• Capacity-building is being promoted through the National Urban Learning Platform (NULP). It conducts virtual training programmes to build leadership qualities and facilitate partnerships. It enrols knowledge creators, consolidates skills, and makes these available to stakeholders.
  • An Ease of Living Index (EoLI) 2020 has been computed for 111 cities to keep city governments informed of the well-being of citizens. It shows the gaps in urban policies, planning and implementation initiatives, and offers an opportunity to plug them. Bengaluru and Shimla have been ranked at the top in their respective population categories (i.e. above and below one million) in this regard, whereas Srinagar and Muzaffarpur are at the bottom.[43]
  • A Municipal Performance Index (MPI) 2020 has also been calculated for the 111 cities. This describes the quality of urban governance (the performance of municipalities). Indore’s and New Delhi’s municipal councils have been ranked best in their respective population categories (i.e. above and below one million), while Guwahati and Shillong received the lowest rankings.[44]
  • An India Smart Cities Awards Contest (ISAC) has been organised every year since 2018 to recognise the best performing cities.[45] A special award was also instituted at the third edition of the contest in 2020 to recognise the most innovative responses to the COVID-19 crisis. The winners of this prize, announced at the fourth edition on 25 June 2021 were Chennai (Round 1), Kalyan-Dombivali and Varanasi (Round 2), Bengaluru (Round 3) and Saharanpur (Round 4).[b]
  • Over 10,000 internships have been offered under The Urban Learning Internship Programme (TULIP), launched on 4 June 2020,[46] which offers experiential learning opportunities to fresh graduates.

Key Challenges

The slow progress in implementing the Smart Cities Mission is a matter of concern. Overall, less than 50 percent of the projects had been completed at the end of the Mission’s six-year period.

Management: The SPVs are not functioning well. In Panaji, for example, which was among the cities selected during the fast track round in May 2016, the SPV functioned without a Board for over a year. Four Board positions still remain vacant. There have been several audit violations, including failure to file statutory returns during 2016-17 and 2017-18.[47]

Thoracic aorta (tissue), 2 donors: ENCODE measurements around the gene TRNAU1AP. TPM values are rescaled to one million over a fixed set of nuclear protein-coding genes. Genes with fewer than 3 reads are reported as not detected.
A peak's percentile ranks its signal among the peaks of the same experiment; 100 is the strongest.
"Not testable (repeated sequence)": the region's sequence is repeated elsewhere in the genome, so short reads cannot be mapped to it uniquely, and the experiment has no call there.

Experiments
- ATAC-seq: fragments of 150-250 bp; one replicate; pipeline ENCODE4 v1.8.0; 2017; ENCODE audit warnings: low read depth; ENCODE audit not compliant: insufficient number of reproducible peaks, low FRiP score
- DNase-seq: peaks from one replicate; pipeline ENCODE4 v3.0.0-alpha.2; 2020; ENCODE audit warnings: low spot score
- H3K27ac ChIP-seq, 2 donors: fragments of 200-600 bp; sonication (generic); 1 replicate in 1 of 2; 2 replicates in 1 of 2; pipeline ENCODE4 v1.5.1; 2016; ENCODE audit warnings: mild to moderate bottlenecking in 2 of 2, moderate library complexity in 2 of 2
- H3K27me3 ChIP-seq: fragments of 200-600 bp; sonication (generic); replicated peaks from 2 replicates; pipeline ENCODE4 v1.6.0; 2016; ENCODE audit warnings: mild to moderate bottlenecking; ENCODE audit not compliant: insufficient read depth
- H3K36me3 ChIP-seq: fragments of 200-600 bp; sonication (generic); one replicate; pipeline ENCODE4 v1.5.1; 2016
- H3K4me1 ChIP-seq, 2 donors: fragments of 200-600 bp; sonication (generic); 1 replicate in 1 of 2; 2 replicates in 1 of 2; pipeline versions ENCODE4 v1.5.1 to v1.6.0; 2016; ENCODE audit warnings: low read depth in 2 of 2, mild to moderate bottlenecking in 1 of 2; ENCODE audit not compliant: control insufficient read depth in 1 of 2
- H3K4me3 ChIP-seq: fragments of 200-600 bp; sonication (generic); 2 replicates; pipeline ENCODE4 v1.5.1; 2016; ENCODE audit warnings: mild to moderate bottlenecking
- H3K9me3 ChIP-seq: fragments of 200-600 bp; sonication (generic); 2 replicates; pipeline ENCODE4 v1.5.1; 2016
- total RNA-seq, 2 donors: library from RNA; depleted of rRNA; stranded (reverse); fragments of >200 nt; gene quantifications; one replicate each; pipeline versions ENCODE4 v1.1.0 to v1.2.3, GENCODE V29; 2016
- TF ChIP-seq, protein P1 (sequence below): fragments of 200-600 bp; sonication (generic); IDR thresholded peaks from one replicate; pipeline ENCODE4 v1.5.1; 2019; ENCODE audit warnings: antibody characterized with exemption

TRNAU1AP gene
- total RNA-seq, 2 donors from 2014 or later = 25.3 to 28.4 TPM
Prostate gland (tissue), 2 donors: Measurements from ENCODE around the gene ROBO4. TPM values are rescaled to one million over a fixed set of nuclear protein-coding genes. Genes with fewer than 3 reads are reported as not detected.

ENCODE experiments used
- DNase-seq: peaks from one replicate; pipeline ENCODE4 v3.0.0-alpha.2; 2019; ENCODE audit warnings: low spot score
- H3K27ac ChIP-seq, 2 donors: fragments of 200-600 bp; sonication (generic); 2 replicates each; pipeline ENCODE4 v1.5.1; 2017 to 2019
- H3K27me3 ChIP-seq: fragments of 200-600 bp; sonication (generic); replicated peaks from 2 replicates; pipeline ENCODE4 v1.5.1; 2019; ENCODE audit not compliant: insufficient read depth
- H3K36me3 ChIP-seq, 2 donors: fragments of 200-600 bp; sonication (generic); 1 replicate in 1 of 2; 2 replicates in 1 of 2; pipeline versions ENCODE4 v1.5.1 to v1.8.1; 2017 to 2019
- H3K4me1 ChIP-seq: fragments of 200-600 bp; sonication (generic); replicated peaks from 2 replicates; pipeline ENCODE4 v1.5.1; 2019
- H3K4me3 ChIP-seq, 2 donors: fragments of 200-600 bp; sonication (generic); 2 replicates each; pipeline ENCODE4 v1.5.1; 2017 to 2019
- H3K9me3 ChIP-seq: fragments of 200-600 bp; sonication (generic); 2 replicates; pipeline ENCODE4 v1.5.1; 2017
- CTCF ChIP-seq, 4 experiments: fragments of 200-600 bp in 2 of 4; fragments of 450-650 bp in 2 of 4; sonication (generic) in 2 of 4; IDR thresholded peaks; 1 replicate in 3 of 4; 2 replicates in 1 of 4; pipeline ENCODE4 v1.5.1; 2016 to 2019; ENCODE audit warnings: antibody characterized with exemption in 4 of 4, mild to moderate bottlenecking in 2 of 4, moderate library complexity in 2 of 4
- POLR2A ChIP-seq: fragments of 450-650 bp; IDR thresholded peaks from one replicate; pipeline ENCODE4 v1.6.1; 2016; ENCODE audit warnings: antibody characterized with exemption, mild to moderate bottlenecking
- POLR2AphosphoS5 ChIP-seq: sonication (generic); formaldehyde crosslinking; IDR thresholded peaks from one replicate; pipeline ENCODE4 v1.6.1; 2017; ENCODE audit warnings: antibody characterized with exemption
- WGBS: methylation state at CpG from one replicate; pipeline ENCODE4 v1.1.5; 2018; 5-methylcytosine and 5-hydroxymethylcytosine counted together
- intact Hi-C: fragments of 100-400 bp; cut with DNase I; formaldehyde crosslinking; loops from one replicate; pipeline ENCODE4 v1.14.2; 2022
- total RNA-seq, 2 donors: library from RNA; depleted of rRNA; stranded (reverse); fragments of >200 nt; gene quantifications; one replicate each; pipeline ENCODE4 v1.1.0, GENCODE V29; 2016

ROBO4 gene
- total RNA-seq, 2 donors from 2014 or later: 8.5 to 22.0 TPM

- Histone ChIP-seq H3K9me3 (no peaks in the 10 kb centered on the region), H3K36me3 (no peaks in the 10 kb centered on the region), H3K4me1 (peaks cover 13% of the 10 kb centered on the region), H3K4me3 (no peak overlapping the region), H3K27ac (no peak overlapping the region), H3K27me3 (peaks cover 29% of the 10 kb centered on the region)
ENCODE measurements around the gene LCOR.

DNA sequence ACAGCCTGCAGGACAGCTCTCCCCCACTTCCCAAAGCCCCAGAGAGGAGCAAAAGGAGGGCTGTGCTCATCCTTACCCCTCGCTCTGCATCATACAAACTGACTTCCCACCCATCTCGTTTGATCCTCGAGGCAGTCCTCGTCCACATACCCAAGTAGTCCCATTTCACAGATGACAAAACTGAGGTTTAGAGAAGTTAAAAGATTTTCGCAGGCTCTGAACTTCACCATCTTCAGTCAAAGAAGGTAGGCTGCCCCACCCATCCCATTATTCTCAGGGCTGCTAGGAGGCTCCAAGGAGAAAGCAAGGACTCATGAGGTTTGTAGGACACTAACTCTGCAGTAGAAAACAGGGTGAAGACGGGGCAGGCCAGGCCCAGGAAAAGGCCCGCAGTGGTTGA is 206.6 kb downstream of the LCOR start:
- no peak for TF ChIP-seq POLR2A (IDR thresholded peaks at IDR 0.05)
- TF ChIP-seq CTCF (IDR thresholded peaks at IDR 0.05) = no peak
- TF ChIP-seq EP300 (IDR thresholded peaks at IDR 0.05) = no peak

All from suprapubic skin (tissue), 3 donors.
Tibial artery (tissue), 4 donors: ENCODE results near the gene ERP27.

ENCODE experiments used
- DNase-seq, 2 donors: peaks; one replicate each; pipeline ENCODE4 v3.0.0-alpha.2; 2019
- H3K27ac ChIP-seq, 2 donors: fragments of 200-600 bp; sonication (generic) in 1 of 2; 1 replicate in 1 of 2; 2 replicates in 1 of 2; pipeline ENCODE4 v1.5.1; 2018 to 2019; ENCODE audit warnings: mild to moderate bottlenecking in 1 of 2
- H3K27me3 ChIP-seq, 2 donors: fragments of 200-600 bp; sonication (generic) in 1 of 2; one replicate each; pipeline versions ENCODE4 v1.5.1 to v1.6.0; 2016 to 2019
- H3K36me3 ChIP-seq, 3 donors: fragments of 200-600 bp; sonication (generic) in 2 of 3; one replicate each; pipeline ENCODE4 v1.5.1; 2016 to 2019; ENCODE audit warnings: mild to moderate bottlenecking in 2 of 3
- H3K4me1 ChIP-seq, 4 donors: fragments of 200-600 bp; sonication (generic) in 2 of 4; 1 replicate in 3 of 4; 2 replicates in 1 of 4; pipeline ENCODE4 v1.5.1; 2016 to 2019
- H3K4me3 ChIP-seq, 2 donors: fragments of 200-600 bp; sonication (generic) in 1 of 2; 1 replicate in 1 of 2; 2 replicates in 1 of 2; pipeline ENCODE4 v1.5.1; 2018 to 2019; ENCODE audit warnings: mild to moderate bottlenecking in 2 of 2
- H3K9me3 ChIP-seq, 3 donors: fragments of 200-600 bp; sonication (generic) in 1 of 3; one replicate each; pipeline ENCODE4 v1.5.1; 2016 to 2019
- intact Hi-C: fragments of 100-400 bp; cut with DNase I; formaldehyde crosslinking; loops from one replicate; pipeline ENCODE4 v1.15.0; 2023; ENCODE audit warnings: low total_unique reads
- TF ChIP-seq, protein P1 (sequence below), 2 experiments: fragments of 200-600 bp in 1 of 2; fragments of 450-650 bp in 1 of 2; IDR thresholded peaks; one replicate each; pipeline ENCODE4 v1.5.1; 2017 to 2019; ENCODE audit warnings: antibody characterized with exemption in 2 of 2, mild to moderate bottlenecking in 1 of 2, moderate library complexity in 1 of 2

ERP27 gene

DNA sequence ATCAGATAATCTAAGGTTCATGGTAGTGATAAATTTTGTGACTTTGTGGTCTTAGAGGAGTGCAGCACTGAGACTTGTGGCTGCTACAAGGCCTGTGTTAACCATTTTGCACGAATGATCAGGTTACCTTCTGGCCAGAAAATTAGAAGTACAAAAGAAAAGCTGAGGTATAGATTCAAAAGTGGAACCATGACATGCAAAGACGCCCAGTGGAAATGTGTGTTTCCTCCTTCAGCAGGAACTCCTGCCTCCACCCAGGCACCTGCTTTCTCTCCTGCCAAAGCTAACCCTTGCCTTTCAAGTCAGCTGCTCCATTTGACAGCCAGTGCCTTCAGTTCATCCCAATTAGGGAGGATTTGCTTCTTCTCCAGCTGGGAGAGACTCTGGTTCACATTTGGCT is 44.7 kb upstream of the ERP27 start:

Inadequate understanding of data, and how to analyse it to provide effective solutions has also created difficulties. But MoHUA, in collaboration with Tata trusts, has begun conducting training programmes for city data officers.[48]

A Ludhiana Smart City Company Ltd (LSCL) director has publicly expressed dissatisfaction over execution of projects, maintaining problems have arisen due to lack of coordination among multiple government departments.[49]

Finance: An analysis of the financial data reveals that the Centre, as well as most state and local governments, are finding it difficult to mobilise funds, transfer them to SPVs, and use them efficiently.

For Srinagar, for instance, the Centre released INR 1.27 billion. However, the state/local government has released only INR 200 million.

A former Faridabad Smart City Ltd (FSCL) CEO admitted that arranging funds and monetising land have been major hindrances,[50] noting too that the financial condition of the Faridabad Municipal Corporation was not strong. Of the total 23 projects tendered in Faridabad, only six have been completed.

Similarly, Imagine Panaji Smart City Development Ltd (IPSCDL) has been affected by delays in release of funds by the Goa government. The centre released INR 1.96 billion for Panaji’s development, but the state government has only transferred INR 1.18 billion to IPSCDL. There have also been irregularities in the transfer of the state’s matching grant to IPSCDL.[51]

Technology: Smart cities rely on sensors and network-connected devices and systems that generate large volumes of data, which are vulnerable to hacking by cyber criminals who can steal confidential data, shut down access to essential resources, and gain illegal access to security cameras.[52] The data needs to be adequately protected.